Nancy Cartwright, Assembly Rooms<br/> Simon Woodroffe, Michael McIntyre, Reginald D Hunter, Pleasance<br/> Janey Godley, Underbelly <br/>Andrew Maxwell, Pod Deco

Man with raw fish empire one, woman with Bart's voice nil
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Nancy Cartwright is the voice of Bart Simpson. Simon Woodroffe is the fiftysomething founder of Yo! Sushi. They're both leaders in their fields, and they've both come to Edinburgh with autobiographical talks punctuated by music and slides. But that's where the similarities end. Woodroffe's show is a well-planned, scenic journey from a prep school to a detention centre, from rock show stage design to television distribution, finishing with the robotic Japanese restaurant that made his fortune. Quoting Lennon, Jagger and Goethe, and singing - well, speaking - some motivational songs he co-wrote with the Blockheads, he comes across as an unpretentious geezer who's got where he is today via a combination of hard graft, ambition, luck and mistakes. It's an inspiring, encouraging and funny show that makes you want to be a tycoon, if only so you could be Woodroffe's mate.

Nancy Cartwright is the voice of Bart Simpson. Simon Woodroffe is the fiftysomething founder of Yo! Sushi. They're both leaders in their fields, and they've both come to Edinburgh with autobiographical talks punctuated by music and slides. But that's where the similarities end. Woodroffe's show is a well-planned, scenic journey from a prep school to a detention centre, from rock show stage design to television distribution, finishing with the robotic Japanese restaurant that made his fortune. Quoting Lennon, Jagger and Goethe, and singing - well, speaking - some motivational songs he co-wrote with the Blockheads, he comes across as an unpretentious geezer who's got where he is today via a combination of hard graft, ambition, luck and mistakes. It's an inspiring, encouraging and funny show that makes you want to be a tycoon, if only so you could be Woodroffe's mate.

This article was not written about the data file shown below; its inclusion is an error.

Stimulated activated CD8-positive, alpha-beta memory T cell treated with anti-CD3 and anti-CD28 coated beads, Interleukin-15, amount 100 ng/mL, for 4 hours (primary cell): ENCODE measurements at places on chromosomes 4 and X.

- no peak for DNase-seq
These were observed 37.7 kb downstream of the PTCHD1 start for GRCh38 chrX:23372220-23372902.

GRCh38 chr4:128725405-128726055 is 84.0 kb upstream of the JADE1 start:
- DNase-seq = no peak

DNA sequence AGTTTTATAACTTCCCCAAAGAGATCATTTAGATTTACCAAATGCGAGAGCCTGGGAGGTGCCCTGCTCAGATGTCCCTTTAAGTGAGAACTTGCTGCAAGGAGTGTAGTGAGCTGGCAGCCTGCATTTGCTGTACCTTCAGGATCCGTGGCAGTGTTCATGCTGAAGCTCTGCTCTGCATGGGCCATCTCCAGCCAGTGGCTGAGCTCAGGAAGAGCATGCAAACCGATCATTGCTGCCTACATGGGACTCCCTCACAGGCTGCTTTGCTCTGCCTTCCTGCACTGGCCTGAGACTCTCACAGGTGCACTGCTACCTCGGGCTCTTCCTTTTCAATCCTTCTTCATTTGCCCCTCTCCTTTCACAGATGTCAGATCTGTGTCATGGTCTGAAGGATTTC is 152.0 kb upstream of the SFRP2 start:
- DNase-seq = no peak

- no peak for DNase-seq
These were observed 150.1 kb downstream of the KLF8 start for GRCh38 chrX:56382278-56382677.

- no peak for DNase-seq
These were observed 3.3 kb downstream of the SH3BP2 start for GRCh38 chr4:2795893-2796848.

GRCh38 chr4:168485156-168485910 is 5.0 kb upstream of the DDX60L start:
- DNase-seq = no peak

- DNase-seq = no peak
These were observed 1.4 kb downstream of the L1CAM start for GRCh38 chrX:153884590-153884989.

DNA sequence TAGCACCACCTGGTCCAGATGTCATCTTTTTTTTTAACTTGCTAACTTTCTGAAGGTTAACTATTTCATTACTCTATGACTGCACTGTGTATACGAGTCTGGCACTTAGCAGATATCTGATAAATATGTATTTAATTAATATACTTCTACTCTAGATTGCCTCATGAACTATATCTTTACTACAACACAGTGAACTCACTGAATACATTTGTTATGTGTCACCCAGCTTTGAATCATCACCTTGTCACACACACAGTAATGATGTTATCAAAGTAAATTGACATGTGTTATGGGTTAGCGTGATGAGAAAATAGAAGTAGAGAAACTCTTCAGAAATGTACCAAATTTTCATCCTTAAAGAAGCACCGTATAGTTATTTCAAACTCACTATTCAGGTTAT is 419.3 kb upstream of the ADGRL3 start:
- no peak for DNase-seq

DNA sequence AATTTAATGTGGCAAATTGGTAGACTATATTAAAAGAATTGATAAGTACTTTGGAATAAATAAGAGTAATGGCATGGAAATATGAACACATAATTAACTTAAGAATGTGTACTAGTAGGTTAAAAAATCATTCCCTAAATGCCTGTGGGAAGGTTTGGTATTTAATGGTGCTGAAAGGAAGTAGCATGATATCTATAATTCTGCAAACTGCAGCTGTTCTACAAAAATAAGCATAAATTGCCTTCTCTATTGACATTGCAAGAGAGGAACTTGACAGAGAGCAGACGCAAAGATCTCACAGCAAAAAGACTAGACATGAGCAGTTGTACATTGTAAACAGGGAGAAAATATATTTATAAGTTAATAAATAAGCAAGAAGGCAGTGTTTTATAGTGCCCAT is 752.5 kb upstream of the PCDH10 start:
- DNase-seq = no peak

In contrast, the fascination of Cartwright's show withers away as soon as you get over the shock of hearing the voice of a two-dimensional 10-year-old coming from the mouth of a fully grown woman. Cartwright is perky and professional, and she'd make a fine guest speaker at a Simpsons fan convention, but the story of her rise and rise consists of her auditioning for the role of Bart, and then getting the role of Bart. After that we're left with name-dropping, self-congratulation and sentimentality, while the clips of The Simpsons on the big screen only remind us of the scathing, cynical wit that Cartwright doesn't have.

Janey Godley has a more interesting life story. She ran a Glasgow pub for 15 years; she married into a family of gangsters; her husband has Asperger's Syndrome; and she chatted up Russell Crowe at last year's Baftas. Of course, this source material wouldn't add up to much if she weren't equipped so abundantly with the verbal skills to make use of it. The only Scottish woman doing a solo stand-up show at this year's Fringe, Godley is foul-mouthed, sarcastic and so down-to-earth she's underground, but she has a spark of surrealism that stops her seeming, in her words, like "an over-friendly cleaner".